By Lisa M. Rosellini
Higher education officials this week issued a report they hope will help institutions stay in touch with and respond to the needs of society.
The report, issued by the Kellogg Commission on the Future of State and Land-Grant Universities, outlines a framework for change that calls for institutions to be more accountable and responsive to community needs. Penn State President Graham B. Spanier chairs the commission, which consists of 27 current and former university presidents.
"Public and land-grant universities sometimes face a growing public perception, fair or unfair, that we are aloof and out of touch, arrogant and out of date," Spanier said. "This report provides a strategy for how we can do better -- by creating engaged institutions that serve our communities and the nation through true partnerships, sharing and reciprocity."
Titled "Returning to Our Roots: The Engaged Institution," the report outlines a plan for reform in the areas of public service and community involvement. The term "engagement" is meant to define not only service, but an overall mission of the university to create more partnerships with its communities, to develop an atmosphere of mutual respect and to make the community's agenda also the institution's agenda. The report highlights profiles of engagement activities from 11 institutions, including Penn State.
"Engagement calls for a redesign of teaching, research and service," Spanier said. "It means that we must transform our thinking so that engagement becomes a priority on every campus. It asks us to respond to the social and economic concerns of the communities we serve, and it also means we must vigorously promote civic and social responsibility among our students."
Spanier said that Penn State already has an outstanding tradition of outreach through its public service, research, extension and teaching programs. The 1997 reorganization of its campus system that created the Commonwealth College was in direct response to the needs expressed by the various communities Penn State serves. In addition, the creation of the World Campus, Penn State's online university, is also an answer to the calls for more accessible education through distance learning. The University also made changes to its faculty promotion and tenure criteria several years ago that reemphasized a requirement for public service and outreach.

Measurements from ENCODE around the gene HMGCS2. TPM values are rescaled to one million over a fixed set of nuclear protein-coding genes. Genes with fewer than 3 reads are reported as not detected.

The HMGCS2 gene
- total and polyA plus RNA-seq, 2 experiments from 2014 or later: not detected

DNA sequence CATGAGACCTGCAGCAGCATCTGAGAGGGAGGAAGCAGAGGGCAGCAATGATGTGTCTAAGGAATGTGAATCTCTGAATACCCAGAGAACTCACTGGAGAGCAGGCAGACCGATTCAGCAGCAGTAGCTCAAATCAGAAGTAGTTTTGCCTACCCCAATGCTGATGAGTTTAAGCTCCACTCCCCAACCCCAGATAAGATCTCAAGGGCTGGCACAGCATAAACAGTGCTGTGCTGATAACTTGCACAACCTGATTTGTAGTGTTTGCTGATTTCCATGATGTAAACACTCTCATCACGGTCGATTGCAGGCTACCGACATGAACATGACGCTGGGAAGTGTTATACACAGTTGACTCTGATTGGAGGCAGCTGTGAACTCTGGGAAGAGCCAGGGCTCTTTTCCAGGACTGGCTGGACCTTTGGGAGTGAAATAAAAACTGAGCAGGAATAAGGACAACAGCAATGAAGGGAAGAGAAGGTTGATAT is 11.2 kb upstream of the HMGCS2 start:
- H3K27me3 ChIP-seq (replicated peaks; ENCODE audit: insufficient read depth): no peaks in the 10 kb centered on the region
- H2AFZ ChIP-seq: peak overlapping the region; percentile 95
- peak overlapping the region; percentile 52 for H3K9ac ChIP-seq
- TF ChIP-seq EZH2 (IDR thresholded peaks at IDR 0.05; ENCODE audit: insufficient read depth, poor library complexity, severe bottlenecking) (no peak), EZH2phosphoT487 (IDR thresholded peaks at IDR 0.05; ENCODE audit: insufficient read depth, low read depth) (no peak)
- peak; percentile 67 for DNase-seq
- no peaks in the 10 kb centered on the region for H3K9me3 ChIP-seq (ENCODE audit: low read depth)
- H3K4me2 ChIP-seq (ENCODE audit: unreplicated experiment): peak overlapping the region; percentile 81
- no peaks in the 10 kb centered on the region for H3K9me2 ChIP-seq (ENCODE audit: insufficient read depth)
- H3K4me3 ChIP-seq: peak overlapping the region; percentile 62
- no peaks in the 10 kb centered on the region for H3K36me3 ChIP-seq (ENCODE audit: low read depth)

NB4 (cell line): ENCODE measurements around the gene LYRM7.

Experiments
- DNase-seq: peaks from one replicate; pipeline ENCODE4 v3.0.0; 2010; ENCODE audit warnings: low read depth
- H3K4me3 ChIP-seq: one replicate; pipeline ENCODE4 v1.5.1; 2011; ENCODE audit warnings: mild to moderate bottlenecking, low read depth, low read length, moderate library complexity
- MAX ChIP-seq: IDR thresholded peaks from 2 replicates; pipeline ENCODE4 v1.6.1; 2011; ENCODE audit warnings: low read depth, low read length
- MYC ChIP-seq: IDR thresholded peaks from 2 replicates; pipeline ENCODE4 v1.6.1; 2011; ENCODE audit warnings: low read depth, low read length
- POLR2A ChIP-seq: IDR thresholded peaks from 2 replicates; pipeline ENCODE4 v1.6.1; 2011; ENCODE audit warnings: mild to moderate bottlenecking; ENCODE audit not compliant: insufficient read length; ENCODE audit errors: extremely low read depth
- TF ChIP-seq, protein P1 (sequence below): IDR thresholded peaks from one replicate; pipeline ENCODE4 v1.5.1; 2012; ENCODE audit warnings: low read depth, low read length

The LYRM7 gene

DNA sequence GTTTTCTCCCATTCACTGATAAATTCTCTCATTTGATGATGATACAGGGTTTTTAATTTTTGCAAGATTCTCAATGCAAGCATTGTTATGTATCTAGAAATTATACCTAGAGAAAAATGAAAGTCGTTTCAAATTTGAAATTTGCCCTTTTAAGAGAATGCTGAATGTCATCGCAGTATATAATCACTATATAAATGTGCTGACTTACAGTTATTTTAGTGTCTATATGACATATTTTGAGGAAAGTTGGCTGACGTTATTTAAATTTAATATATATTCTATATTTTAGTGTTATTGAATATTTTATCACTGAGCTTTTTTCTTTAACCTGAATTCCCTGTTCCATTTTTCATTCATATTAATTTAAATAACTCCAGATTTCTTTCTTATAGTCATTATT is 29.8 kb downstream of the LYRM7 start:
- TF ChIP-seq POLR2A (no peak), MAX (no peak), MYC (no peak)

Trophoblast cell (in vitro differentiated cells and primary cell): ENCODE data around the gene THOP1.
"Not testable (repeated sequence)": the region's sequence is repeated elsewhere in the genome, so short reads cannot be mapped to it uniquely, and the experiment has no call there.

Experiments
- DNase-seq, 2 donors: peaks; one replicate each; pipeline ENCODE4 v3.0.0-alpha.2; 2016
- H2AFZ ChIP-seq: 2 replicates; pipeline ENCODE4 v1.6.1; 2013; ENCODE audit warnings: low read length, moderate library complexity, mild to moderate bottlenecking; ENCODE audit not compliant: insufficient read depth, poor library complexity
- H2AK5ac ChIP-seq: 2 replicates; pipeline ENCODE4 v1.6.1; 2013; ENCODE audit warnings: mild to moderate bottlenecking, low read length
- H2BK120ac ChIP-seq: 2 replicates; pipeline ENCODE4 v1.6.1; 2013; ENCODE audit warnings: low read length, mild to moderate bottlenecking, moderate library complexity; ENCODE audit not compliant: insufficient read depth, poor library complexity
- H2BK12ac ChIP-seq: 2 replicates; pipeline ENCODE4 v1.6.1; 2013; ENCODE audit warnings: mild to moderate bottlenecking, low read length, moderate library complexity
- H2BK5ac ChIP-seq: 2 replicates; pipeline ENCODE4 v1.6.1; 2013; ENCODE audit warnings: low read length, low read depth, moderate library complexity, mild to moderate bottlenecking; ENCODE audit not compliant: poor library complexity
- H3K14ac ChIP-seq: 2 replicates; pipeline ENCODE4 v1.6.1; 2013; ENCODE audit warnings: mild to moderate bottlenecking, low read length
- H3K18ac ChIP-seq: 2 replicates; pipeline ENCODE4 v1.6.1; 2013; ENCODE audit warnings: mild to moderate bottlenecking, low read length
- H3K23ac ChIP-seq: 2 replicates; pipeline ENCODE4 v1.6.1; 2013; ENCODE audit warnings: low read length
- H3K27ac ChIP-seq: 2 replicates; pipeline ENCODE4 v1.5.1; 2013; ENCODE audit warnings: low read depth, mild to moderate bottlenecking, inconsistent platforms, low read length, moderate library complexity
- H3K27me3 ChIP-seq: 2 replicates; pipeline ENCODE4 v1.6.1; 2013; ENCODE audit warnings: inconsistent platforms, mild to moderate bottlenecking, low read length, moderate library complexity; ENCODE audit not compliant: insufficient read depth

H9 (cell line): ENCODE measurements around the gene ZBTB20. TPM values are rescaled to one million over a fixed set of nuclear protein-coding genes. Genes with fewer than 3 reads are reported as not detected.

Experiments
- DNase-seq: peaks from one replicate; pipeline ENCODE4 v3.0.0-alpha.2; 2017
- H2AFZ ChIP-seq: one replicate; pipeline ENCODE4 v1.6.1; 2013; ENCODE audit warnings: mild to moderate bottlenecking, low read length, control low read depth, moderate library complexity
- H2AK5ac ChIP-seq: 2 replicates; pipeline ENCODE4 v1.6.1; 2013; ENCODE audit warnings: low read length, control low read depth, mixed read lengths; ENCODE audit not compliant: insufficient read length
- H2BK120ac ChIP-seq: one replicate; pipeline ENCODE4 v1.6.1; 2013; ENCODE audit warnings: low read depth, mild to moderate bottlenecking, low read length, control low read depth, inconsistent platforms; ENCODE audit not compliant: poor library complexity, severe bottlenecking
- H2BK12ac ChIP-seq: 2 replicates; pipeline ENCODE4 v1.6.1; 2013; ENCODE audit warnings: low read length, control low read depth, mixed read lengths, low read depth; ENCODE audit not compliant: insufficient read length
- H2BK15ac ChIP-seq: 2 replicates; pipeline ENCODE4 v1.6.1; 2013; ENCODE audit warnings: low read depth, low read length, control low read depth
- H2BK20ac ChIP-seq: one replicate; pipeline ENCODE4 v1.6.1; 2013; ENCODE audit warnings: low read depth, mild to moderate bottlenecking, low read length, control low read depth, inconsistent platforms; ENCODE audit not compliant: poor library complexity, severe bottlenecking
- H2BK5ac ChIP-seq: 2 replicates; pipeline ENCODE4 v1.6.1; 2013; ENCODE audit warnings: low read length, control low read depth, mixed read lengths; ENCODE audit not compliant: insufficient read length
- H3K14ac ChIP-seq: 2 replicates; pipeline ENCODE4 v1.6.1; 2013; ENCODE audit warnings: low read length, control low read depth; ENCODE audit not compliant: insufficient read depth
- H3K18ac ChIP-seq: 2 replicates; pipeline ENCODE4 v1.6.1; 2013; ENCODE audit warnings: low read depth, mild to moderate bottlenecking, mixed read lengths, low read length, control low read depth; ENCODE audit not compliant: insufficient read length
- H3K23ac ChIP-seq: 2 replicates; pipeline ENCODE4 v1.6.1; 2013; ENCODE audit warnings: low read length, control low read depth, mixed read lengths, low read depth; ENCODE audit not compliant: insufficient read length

"There is scarcely a sector of society where our influence is not felt," Spanier said. "But we need to reach out more to our communities with the special resources we have to offer."
The Kellogg Commission report notes that almost all problems of contemporary America require interdisciplinary solutions -- solutions that can and should come from public institutions of learning. To guide universities and colleges in becoming more committed, the report outlines seven characteristics that define an engaged institution:
1) Responsiveness: Is the university listening to the community?
2) Respect: Encourage joint academic-community definitions of problems, solutions and successes. Respect the skills and capacities of partners.
3) Academic neutrality: Maintain the university's role of neutral facilitator and a source of information.
4) Accessibility: Ensure that the university is accessible to all constituents.
5) Integration: A commitment to interdisciplinary work.
6) Coordination: Are all parts of the university dealing with one another productively? Is help needed to translate expert knowledge into something the public can use?
7) Resource partnerships: Ensure the resources committed to the task are sufficient. Look for partnerships that enhance the available resources.
The report also indicates that one of the major contributions institutions are making is through the development of their students. In turn, student learning will be enhanced through a more thorough involvement with the community, according to the report.
"We need to breathe new life into our traditional mission," Spanier said. "Engagement should be a central part of that mission."
This is the third of six letters to higher education leaders that are being prepared by the Kellogg Commission between 1996 and 2000. The first two reports, "Returning to Our Roots: Student Access" and "Returning to Our Roots: The Student Experience," addressed broad access to higher education and the need for improving the college experience by increasing student involvement.
The entire text of "Returning to Our Roots: The Engaged Institution" is available online at http://www.nasulgc.org
Penn State's involvement with its communities can be seen in the following statements:
-- Penn State research generates nearly 14,000 Pennsylvania jobs annually.
-- Penn State is ranked first among public universities nationally in industry-sponsored research.
-- Penn State educates one of every eight college students in Pennsylvania.
-- Outreach serves more than 5 million people annually. It is the largest outreach effort in American higher education.
-- Cooperative Extension's 4-H youth development programs annually involve 117,000 Pennsylvania youth.
-- The University is creating a new School of Information Sciences and Technology to address the needs of Pennsylvania business.
-- Penn State's continuing education and distance education programs are helping 200,000 people with their educational and training needs.
-- Penn State has provided free technical assistance to more than 20,000 small companies.
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